Arab coalition raids kill 16 Yemenis: rebels

Dunya News

Saudi-led coalition warplanes struck a home in Yemen's rebel-held Saada province, killing 16 people.

SANAA (AFP) - Saudi-led coalition warplanes struck a home in Yemen s rebel-held Saada province, killing 16 people, including women and children, the Iran-backed insurgents said on Wednesday.

Residents said the air raids hit the house overnight, while the Huthi rebels website reported that the victims were "mostly children and women from three families".

There was no immediate reaction from the coalition, and AFP was unable to confirm the report from independent sources as Saada is under the rebels  complete control.

The Arab coalition launched a military campaign against the Huthis and their allies in March 2015, after the Shiite rebels closed in on Gulf-backed President Abedrabbo Mansour Hadi in his southern refuge in Aden forcing him into exile.

Saada and surrounding parts of northern Yemen have long been strongholds for the Huthis.

But they later joined up with forces with loyal to former president Ali Abdullah Saleh, before seizing Sanaa in September 2014 and forming their own governing body.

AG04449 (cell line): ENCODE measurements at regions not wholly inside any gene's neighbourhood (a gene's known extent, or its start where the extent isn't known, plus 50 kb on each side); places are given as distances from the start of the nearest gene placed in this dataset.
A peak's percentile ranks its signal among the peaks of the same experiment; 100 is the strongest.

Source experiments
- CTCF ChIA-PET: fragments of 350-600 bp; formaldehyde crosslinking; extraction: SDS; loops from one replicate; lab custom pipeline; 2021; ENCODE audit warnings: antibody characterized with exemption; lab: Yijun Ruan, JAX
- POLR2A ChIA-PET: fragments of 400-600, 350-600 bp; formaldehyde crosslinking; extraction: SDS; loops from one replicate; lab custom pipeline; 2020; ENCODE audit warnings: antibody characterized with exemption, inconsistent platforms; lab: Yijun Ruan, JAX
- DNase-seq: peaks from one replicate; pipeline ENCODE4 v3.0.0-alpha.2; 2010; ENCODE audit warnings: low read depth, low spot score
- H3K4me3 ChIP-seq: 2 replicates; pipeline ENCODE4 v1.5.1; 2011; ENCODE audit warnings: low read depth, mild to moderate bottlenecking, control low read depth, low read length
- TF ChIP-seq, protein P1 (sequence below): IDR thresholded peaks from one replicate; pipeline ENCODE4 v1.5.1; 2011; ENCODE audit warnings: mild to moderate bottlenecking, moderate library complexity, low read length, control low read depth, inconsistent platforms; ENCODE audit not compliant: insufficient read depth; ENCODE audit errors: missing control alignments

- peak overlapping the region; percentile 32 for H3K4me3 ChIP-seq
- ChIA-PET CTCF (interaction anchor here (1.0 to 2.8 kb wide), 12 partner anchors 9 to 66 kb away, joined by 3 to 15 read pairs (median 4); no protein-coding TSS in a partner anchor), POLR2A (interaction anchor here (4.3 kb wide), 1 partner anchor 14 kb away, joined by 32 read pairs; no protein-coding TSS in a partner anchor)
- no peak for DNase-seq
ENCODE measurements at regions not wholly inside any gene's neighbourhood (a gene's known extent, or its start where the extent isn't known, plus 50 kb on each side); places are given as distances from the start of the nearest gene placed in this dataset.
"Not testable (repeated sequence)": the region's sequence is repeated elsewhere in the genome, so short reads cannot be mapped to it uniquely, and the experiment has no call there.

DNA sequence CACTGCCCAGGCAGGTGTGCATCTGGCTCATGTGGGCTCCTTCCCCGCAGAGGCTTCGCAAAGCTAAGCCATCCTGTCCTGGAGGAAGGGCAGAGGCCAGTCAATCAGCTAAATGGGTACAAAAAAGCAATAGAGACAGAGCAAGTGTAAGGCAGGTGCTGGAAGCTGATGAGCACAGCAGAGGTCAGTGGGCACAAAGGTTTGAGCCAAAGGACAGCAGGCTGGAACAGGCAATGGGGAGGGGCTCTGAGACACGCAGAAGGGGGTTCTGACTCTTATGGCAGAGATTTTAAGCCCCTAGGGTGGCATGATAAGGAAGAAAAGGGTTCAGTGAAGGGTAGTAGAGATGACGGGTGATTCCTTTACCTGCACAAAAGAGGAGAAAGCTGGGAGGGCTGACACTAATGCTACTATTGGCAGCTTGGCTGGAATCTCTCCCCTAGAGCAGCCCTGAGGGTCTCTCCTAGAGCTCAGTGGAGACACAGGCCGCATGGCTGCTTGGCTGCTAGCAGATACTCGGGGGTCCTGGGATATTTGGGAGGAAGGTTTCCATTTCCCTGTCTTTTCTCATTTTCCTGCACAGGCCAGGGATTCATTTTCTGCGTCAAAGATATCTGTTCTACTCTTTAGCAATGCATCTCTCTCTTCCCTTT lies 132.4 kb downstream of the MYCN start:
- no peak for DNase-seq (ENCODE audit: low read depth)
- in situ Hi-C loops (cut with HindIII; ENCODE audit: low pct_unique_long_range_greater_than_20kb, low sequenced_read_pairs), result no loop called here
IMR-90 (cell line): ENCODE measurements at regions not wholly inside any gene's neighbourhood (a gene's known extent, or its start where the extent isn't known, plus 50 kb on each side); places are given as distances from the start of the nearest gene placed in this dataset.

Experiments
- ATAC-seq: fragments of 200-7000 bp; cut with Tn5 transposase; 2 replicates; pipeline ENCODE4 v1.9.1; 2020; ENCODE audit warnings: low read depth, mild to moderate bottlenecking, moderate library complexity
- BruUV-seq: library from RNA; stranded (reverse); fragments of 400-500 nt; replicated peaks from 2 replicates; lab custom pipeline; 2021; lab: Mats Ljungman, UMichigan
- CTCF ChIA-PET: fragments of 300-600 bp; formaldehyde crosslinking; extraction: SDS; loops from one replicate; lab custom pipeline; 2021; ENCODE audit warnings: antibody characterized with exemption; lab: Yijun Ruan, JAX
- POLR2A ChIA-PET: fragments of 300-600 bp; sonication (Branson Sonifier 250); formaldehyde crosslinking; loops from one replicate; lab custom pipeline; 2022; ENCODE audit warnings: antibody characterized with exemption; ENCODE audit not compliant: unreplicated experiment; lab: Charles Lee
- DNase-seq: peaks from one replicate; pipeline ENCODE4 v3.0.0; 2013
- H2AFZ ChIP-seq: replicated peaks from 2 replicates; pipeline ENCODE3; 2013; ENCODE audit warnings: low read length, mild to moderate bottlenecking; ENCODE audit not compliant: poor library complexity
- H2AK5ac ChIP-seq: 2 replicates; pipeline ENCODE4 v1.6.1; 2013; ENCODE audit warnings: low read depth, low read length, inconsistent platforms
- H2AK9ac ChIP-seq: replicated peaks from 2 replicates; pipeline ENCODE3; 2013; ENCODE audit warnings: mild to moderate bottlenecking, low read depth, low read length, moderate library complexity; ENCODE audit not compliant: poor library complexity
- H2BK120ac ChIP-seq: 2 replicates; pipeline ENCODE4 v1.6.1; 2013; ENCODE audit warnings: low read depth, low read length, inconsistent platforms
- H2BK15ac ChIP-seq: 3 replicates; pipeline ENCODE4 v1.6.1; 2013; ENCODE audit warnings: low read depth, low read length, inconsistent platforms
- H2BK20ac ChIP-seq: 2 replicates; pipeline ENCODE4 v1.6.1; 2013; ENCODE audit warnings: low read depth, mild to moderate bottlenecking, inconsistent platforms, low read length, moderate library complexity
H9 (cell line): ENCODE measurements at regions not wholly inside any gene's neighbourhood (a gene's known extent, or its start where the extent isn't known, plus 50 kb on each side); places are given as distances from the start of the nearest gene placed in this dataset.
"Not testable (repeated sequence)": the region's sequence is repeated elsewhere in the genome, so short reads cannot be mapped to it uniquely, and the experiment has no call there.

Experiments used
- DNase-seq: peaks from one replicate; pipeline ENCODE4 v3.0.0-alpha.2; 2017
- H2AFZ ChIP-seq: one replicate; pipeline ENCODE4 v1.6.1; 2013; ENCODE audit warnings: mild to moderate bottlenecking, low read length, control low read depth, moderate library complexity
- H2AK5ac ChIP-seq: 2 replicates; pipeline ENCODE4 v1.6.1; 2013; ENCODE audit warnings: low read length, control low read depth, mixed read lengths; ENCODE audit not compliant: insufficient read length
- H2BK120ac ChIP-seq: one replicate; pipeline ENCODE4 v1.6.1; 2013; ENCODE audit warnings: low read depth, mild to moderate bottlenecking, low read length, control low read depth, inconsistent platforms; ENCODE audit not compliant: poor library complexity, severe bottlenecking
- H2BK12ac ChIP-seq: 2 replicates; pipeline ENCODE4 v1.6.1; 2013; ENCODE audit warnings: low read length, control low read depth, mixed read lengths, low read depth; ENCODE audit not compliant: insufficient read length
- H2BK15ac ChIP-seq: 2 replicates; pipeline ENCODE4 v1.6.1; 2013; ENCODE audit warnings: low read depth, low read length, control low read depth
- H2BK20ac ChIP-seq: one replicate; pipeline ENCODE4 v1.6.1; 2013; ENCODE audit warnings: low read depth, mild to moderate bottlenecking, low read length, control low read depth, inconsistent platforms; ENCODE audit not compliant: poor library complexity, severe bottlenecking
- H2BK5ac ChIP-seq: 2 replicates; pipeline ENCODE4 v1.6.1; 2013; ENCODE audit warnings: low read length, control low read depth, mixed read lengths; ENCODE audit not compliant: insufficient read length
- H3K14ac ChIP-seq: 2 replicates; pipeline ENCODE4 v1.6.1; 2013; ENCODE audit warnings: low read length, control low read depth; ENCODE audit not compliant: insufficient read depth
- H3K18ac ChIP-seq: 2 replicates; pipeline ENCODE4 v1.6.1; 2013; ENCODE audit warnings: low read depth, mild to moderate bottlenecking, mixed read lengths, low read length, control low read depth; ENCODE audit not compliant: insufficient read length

The coalition has stepped up its air raids since three months of peace talks in Kuwait collapsed earlier this month.

The rebels have also intensified their attacks on the Saudi border.

On Wednesday, a Saudi border guard, Corporal Abdullah Madkhali, was killed after shelling from Yemen hit a frontier post in the Jazan region, the kingdom s interior ministry said.

Cross-border fire from Yemen has killed about 100 civilians and members of the security forces on the Saudi side since the war began.

In Yemen itself, more than 6,600 people, mostly civilians, have been killed since March 2015 and more than 80 percent of the population has been left in need of humanitarian aid, according to the UN.

The latest escalation prompted UN envoy Ismail Ould Cheikh Ahmed to call Wednesday for a return to a ceasefire in Yemen which he said was "critical" to renewing peace talks.